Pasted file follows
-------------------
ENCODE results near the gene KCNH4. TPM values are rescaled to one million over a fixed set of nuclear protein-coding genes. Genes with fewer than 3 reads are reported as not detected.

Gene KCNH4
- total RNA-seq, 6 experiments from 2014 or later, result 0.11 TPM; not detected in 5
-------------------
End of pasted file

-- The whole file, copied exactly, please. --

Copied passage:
ENCODE results near the gene KCNH4. TPM values are rescaled to one million over a fixed set of nuclear protein-coding genes. Genes with fewer than 3 reads are reported as not detected.

Gene KCNH4
- total RNA-seq, 6 experiments from 2014 or later, result 0.11 TPM; not detected in 5